Friday, October 02, 2015
Relaunch of the Journal of British and Irish Innovative Poetry
As I've noted in previous posts, I have stepped down from the editorship of the Journal of British and Irish Innovative Poetry, and this was a step I anticipated even before - one night, way back when, it seems - Scott Thurston and I drew up some initial plans for it. (Read about the last print issue, on Bill Griffiths, here.)
It has now entered the age of Open Access and the first issue is now available (and future issues will be) available here. At the moment it is accreting article by article, review by review. So come back later (or bookmark it) and you will find more when there is more.
Scott Thurston, University of Salford, and Gareth Farmer, University of Bedfordshire, are now the editors for the Journal of British and Irish Innovative Poetry. Vicky Sparrow, Birkbeck, is the Reviews editor. And I am still one of many on the editorial board.
The journal centres on the poetic writings that have appeared in Britain and Ireland since the late 1950s under various categorizations: for example avant-garde, underground, linguistically innovative, second-wave Modernist, non-mainstream, the British Poetry Revival, the parallel tradition, formally innovative, neo-modernist and experimental, while also including the Cambridge School, the London School, concrete poetry, and performance writing. (I bet there are more!)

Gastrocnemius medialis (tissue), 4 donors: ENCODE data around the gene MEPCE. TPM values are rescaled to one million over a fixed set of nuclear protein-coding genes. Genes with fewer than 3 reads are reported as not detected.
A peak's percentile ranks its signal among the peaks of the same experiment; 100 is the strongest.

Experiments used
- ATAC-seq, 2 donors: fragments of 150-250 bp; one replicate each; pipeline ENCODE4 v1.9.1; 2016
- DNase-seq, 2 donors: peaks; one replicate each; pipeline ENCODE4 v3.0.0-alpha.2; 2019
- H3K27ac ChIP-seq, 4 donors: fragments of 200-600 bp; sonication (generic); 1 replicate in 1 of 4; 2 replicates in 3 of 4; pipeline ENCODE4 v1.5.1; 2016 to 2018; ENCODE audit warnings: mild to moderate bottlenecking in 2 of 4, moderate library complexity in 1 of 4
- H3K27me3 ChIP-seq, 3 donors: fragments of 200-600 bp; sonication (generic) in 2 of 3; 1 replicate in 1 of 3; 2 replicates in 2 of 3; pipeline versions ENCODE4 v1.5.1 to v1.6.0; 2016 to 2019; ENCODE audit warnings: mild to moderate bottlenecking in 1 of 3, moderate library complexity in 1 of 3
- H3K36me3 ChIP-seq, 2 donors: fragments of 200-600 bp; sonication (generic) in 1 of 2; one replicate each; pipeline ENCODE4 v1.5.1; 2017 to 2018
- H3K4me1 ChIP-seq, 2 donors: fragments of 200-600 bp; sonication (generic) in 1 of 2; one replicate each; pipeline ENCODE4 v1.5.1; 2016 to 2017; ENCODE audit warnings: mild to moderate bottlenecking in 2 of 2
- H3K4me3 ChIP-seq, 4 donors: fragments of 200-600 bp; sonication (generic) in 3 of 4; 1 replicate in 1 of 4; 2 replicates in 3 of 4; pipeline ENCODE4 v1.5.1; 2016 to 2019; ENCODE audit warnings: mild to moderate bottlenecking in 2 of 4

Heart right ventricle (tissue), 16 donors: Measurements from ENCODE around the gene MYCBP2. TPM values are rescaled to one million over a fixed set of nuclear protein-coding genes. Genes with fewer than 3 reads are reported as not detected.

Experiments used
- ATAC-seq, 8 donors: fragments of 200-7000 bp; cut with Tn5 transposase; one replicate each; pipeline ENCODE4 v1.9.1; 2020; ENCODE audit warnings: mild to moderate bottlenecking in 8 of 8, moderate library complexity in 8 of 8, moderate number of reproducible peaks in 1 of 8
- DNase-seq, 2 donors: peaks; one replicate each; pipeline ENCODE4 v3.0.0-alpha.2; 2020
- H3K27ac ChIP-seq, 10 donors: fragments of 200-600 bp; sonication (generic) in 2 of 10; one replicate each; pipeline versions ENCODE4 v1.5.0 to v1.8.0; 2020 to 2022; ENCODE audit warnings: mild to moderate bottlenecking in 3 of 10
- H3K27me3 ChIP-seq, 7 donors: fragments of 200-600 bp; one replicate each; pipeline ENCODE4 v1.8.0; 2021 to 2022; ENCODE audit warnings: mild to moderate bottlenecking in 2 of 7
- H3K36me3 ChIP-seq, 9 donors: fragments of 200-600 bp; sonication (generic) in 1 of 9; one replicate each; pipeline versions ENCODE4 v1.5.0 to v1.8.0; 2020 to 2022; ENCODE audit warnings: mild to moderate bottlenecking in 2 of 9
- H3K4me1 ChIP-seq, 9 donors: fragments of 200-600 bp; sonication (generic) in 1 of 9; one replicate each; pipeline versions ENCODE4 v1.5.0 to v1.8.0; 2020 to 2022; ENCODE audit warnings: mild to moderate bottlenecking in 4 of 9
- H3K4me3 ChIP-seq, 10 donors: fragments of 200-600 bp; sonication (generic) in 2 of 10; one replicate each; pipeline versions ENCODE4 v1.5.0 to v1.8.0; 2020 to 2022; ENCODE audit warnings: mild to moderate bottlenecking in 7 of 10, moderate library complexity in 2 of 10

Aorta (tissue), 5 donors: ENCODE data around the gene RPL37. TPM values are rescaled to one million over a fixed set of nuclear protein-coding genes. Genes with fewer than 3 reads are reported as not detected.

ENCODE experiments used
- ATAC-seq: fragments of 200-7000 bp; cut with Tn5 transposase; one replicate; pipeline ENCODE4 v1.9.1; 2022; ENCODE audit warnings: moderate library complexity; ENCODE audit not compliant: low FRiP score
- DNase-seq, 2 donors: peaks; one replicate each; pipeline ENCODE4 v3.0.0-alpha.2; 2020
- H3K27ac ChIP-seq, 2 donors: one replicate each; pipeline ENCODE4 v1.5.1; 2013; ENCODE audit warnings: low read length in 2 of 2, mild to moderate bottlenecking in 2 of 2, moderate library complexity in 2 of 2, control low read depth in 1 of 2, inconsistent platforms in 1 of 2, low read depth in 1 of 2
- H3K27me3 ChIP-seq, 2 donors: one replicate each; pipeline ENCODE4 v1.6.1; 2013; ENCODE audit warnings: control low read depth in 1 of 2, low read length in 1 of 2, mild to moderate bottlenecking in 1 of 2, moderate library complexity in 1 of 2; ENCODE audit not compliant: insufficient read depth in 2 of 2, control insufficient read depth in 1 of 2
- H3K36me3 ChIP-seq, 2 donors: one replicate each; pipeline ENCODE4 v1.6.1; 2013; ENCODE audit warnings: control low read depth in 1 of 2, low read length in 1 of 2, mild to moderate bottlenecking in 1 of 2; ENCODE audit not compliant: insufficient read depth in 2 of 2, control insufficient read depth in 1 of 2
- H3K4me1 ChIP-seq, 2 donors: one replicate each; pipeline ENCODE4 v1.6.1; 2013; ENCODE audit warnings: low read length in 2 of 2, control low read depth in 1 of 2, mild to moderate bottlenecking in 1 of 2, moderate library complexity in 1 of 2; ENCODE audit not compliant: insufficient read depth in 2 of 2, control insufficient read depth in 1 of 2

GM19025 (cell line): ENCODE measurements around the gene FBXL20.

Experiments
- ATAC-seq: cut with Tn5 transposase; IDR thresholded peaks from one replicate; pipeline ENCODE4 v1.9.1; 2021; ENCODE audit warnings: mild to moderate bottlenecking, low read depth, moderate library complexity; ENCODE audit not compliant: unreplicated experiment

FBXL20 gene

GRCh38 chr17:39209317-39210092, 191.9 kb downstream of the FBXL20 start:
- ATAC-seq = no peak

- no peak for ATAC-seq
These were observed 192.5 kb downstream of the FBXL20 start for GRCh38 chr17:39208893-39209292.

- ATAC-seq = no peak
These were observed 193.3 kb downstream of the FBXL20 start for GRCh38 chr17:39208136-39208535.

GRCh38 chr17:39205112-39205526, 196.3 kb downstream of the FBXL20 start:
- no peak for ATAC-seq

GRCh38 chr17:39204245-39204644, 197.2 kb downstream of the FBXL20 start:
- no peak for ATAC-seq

It is very exciting to see this developing (and being more openly available), to all, to you, not just to subscribers or libraries, scholars and academics. Even poets might read it now! Decades ago, Sir Karl Popper proposed that all scientific and academic work should be made available to all in just this way. That is now happening - though spare a thought for long-running print journals that will find it difficult to compete (there complex rules about research journals, which I have sat through several presentations about, and not understood a word!).
Read the journal, and return later to re-read later issues. I'll see you there, I hope. Robert